Article: The 2017 Budget Through The Lens Of Capital Markets
Posted: 30/May/2017

It is that time of the year again for the chattering classes and financial anoraks to get into prolonged squabbles over the budget, its presentation, the number crunching elements and implementation. At over N7tn, we are told the budget is the highest ever presented before the National Assembly. In the past week, the airwaves have been filled with pundits and experts inside and outside the corridors of power telling us who gains and who loses. Several column inches have been devoted to general and specific issues in the papers around the budget as well. The online coverage is no less engrossing.

The Ministry for Budget and National Planning, for instance, has published details of the budget running to one thousand and five hundred pages long, in addition to those of  a series of other online experts. Despite the pervasive hoo-ha, I am not entirely convinced that the majority of citizens in this country feel connected to, or engaged with the budget talk at all. What, after all, is the point of budgets amidst daily power failure, dilapidated road network, crumbling school buildings, hospitals with little or no equipment, and of course, rising unemployment? The question makes many people wonder: What is the budget aimed at if not for the continued financing of wages and salaries of government employees and politicians?
 
​First and foremost, let us put the big numbers in a bit of a perspective. Seven trillion naira seems a huge sum indeed, but it is not that much considering the extent of the country’s needs. Nigeria has a borrowing gap of at least N14tn just to fulfil basic needs. We consume what we do not produce and produce what we do not consume, so the total sum of the budget is still a drop in the ocean regardless.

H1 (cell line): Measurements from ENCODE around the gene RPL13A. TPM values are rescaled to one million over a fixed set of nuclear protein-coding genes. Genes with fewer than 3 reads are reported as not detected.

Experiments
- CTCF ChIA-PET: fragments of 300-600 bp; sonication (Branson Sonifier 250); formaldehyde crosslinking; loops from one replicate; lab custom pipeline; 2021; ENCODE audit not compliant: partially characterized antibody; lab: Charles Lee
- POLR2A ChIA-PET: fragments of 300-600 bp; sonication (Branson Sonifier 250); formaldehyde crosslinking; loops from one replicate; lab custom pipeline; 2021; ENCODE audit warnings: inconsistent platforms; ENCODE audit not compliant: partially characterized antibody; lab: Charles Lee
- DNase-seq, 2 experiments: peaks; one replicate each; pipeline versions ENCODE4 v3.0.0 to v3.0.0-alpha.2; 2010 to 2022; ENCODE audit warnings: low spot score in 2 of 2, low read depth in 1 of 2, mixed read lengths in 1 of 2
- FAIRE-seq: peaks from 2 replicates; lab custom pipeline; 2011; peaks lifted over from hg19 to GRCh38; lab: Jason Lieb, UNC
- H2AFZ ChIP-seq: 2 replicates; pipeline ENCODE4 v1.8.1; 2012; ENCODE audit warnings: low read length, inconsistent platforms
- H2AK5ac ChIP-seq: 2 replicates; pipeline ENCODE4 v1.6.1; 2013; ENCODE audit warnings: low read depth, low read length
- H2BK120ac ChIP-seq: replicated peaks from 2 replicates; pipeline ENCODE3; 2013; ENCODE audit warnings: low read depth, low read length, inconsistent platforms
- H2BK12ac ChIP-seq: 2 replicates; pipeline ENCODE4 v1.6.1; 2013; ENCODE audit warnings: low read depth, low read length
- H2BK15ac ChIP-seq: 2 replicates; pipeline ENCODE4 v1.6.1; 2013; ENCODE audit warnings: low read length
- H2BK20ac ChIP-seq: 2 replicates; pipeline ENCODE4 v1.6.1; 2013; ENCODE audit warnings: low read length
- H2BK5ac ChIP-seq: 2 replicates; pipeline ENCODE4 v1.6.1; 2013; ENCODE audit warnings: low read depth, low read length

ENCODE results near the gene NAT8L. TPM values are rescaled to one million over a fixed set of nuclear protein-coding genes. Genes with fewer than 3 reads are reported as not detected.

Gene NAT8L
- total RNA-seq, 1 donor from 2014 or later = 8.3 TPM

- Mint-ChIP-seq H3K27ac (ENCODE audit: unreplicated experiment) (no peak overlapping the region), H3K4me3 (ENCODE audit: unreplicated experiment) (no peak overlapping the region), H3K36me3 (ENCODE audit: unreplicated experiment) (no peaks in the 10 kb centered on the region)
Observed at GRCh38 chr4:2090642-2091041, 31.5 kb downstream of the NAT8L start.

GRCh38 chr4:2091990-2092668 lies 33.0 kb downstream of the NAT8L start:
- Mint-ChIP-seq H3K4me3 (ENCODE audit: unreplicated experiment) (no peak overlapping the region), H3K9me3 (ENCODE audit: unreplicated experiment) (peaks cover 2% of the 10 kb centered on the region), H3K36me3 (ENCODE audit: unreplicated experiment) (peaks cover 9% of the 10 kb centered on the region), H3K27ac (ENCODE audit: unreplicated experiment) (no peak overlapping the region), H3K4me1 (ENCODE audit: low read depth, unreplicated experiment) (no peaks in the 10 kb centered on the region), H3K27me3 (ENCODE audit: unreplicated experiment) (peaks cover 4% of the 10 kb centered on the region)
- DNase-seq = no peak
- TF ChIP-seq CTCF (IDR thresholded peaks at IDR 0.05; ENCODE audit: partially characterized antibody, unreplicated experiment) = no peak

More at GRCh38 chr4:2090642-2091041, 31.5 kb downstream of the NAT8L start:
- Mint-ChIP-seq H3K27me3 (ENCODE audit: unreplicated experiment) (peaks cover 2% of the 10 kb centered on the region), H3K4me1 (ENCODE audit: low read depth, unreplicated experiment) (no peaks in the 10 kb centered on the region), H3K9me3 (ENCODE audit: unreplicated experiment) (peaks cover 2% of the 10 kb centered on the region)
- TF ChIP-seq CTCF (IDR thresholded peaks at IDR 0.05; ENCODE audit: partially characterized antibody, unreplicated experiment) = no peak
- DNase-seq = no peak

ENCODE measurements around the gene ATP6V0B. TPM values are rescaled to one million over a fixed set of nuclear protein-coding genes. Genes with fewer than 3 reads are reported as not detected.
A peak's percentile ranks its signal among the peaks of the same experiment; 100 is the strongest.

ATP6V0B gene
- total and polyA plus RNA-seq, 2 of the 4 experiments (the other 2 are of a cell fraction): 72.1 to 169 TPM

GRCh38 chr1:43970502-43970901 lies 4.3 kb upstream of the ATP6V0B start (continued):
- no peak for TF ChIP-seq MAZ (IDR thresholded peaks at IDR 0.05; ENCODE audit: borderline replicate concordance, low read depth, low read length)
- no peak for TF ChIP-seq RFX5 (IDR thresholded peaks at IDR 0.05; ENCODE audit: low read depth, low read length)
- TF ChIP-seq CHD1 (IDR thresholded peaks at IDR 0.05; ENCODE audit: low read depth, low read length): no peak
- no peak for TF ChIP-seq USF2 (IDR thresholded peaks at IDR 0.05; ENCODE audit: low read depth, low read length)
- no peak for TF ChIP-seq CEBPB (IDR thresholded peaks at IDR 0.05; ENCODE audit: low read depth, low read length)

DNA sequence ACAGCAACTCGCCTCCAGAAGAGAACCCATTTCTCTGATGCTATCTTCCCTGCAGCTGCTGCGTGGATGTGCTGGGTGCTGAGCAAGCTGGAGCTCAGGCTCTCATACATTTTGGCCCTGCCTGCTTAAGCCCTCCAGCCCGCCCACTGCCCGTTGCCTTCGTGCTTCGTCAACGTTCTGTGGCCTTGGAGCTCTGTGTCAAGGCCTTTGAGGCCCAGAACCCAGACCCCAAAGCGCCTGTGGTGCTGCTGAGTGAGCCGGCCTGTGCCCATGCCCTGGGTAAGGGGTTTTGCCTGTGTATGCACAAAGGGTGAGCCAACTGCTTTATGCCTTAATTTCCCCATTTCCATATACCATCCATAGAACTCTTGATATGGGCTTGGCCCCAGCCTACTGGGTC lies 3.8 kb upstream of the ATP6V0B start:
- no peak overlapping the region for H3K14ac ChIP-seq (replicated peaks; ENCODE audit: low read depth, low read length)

The main reason why people are indifferent to the budget talk is perhaps the fact that there is a déjà vu feel to it all. Budgets come and budgets go with little or no apparent changes to the people’s daily life. I know a lot of people who have wondered in private conversations why we should not simply have just two items: power and road infrastructure for the entire national budget.  And declare an economic emergency to bring these to fruition if need be. Any political party that succeeds at those two alone will be re-elected in perpetuity in this country.

Well, putting aside these initial observations, I could not help but ruminate on how the budget relates to Nigeria’s capital market on this column, this week, despite my own misgivings about adding to the media frenzy surrounding it. As the regular reader of this column would know, it has a bias for financial and economic law; it is the prism through which public policy is dissected here.

In this wise, the major player in the budget talk is the capital market. Given that there is such a huge funding gap in it, conventional wisdom tells us that the void should be filled by either borrowing (opposed to by the majority), or taxation (a major disincentive to investment).